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American Heartbreak


I picked up American Heartbreak's "Postcards From Hell" in Japan and it kicked my ass in at least 10 different ways that I could count. It's just straight forward rock 'n' roll about life's little (and big) frustrations that scratches all the right itches. I talked to Erik and Mike one afternoon in June. Unfortunately, my recorder's batteries were apparently dying as Erik and I finished up and by the time Mike and I started chatting, they had passed on. Such is life.


So I take it you guys are big Manic Street Preachers fans?
Erik: How could you tell? We definitely are. I was actually introduced to the band when the "Generation Terrorists" album first came out. Our singer was a super fan of that band. We all really like them, especially the early stuff.
Like "Suicide Alley," the "New Art Riot" EP.
Erik: Oh yeah. The "Stay Beautiful" EP.
Import or domestic?
Erik: I'm not sure I know the difference.
The domestic has "Motown Junk" on it and the import only has three songs.
Erik: The one I've got has "Motown Junk," "Sorrow 16," "R.P. McMurphy" and "Star Lover."
That's the domestic one. It's a great EP. I actually had the chance to interview Richey right after "Gold Against The Soul" came out. We talked about comic books for about half an hour.
Erik: I always found him to be a pretty intriguing guy. Obviously he was really intelligent. It always seemed to me that some of the more artistic, intelligent types tend to have these mental or emotional problems. I think that was the case with dear Mr. James. I don't know if you were aware, but we actually have a song called "Richey James."
That's why I was asking about it. You made references to the 17 stitches in the lyrics. It's actually funny because in the last issue of the zine, one of the writers wrote about the Manics and argues that "This Is My Truth, Tell Me Yours" and "Everything Must Go" are better than the older stuff. At any rate, you seem to have a lot of the same musical touchpoints that the Manics did - the New York Dolls, late 70s punk.
Erik: In a lot of ways, yeah. I think in particular, Lance, our singer, has taken a lot of lyrical inspiration from those guys. Taking more chances, using larger words and couplets and phrasings the way that Richey and Nicky wrote. But yeah, it does all relate back to that attitude of 70s New York punk. I guess that's the main thing that we would have in common with those guys, as well as the obvious glam influences.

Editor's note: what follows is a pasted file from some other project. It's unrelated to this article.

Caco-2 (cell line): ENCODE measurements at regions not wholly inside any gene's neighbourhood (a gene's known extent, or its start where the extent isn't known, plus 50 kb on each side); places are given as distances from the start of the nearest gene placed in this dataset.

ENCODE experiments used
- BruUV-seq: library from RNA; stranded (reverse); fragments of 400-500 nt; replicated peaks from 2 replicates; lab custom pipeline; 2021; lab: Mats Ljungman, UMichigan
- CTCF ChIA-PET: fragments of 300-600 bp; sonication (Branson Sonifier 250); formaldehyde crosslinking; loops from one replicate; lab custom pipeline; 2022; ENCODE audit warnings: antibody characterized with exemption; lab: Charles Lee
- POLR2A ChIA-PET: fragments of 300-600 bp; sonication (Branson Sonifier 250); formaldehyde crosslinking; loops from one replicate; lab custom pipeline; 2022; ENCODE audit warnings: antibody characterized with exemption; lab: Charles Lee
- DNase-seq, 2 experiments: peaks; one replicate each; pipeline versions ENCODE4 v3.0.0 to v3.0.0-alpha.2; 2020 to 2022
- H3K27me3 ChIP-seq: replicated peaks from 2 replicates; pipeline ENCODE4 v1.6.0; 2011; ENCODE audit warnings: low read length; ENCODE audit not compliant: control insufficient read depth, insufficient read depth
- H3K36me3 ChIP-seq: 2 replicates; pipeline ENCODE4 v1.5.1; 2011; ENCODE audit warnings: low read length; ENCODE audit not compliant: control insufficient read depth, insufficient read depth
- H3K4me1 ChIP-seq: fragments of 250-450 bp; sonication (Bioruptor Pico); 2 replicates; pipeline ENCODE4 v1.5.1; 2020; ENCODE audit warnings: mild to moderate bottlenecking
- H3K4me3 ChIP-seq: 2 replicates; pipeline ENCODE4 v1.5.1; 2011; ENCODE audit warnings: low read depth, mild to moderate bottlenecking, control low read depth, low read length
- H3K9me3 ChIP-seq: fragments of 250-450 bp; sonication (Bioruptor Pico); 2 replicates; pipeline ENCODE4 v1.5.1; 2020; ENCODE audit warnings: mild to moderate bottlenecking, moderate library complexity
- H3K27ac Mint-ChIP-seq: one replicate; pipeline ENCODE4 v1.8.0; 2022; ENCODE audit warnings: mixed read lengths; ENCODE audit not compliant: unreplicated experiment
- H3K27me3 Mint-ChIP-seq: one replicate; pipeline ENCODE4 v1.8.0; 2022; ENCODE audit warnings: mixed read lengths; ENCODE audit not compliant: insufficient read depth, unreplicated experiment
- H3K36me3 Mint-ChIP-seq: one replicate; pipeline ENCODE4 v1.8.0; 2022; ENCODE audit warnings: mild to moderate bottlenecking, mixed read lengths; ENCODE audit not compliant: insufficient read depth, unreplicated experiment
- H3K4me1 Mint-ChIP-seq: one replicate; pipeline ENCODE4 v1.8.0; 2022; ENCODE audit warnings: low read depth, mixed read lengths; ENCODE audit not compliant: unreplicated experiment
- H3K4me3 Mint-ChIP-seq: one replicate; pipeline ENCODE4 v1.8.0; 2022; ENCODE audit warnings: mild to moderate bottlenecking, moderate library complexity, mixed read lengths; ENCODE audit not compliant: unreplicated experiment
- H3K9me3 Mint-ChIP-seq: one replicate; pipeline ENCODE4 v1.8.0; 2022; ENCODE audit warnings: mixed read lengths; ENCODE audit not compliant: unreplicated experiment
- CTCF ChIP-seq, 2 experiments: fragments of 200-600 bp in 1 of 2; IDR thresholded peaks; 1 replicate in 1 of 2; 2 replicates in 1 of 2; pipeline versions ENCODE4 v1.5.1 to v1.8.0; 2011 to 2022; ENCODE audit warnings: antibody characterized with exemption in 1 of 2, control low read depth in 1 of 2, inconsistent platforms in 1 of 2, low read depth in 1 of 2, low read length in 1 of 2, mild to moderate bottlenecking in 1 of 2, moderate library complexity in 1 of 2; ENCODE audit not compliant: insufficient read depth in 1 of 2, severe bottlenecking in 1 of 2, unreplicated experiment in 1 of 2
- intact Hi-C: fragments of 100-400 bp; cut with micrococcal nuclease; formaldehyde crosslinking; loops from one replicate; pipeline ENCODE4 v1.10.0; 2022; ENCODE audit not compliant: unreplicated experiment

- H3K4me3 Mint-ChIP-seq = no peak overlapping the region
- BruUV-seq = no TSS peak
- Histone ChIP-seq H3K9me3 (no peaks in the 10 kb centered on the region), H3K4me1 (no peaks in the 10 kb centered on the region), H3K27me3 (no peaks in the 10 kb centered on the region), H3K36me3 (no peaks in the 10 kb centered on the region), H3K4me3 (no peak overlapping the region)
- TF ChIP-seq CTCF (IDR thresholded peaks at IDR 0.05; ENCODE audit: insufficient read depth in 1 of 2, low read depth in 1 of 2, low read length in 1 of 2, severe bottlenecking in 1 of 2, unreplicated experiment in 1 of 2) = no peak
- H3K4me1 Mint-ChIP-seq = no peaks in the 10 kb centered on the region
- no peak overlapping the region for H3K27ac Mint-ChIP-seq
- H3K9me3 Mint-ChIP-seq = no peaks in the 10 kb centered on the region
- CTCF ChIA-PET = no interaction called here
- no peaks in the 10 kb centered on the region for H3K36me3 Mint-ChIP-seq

Hence the Dolls cover. What grabbed me about "Postcards from Hell" when I first heard it was the sense of history - it sounds like it starts off with the Stooges and Ron Asheton's guitar sound, moves through the Sex Pistols and then winds up in 80s hard rock.
Erik: Yeah, pretty much. We're all old school rockers from way back. The beauty of American Heartbreak is that we all grew up with the exact same reference points in rock 'n' roll. We're all fans of all genres of rock, which is why we draw influences from glam and punk and metal even. I was in a metal band in the 80s called Mordred, Mike was actually the bass player in the last lineup of Exodus, and then later on, Billy and Mike did a band called Mind Zone which started around the time bands like Pantera were breaking. It was a real hardcore, thrash thing. We definitely draw from all over the place, and it's great to be in a band where someone can start chunking out a UFO riff and everyone chimes right in, or a Dead Boys riff or a Generation X riff or whatever. We all have such a vast frame of reference that it really just becomes a melting pot and I think that's how our writing style has developed. I think it's something to be proud of, definitely.
Now you're all a little older, like early 30s and late 20s, right?
Erik: You nailed it.
You just don't really hear this kind of music coming from younger people - their references are hip hop/metal fusions and forbidden beat punk like 1982-era Bad Religion.
Erik: For us, it's always been not so much what you say as how you say it. Rock 'n' roll has been written. Those riffs are out there and it's really hard to put a totally new spin on rock 'n' roll and we're definitely not out to reinvent anything. I think what we're all about is not denying our influences, using them to our advantage, not trying to be pretentious and create any new sounds - you'll never hear us with a DJ in the band - and go along with what we do. We've got pretty high standards. We all think that the song comes first so that's always been the main goal of the band.
So how did American Heartbreak start?
Erik: I guess the story goes back to when Billy Rowe and I met around 1976, 1977. We were junior high kids who bought our first instruments together and started banging out cover songs in the garage. Towards high school, we went our separate ways and Billy wound up forming a band called Jetboy which was one of the main L.A. glam bands in that mid-80s glam resurgence. I saw Guns 'N' Roses open for Jetboy, I saw Poison open for Jetboy. Unfortunately, through two major label deals, that band kind of got passed over and the glory went to a lot of bands that came up under Jetboy, but Billy spent a lot of years doing that and living in L.A. Mike Butler is a Florida native and moved out here with a band called Stevie Stiletto which was kind of a punk rock band and then he wound up auditioning for Exodus and getting a gig. He did a record with them and got to tour the world and got some good rewards out of that before that band ended. Lance is our youngest and he actually moved out here from Boston. I got to know him through Mike and Mike knew him from being around the music scene. Lance had talked about wanting to be a singer and starting something knew, and they seemed to have a common goal in mind. As I said before, Mike and Billy had been working in a metal band called Mind Zone and that band was coming to an end. Billy was right there with what they wanted to do and so they gave me a call and said they needed a drummer. I wasn't really doing too much musically at the moment and from day 1, I think we all felt the spark and felt we had something good going. That was in late 1996, so we're coming up on our big 4 year anniversary here.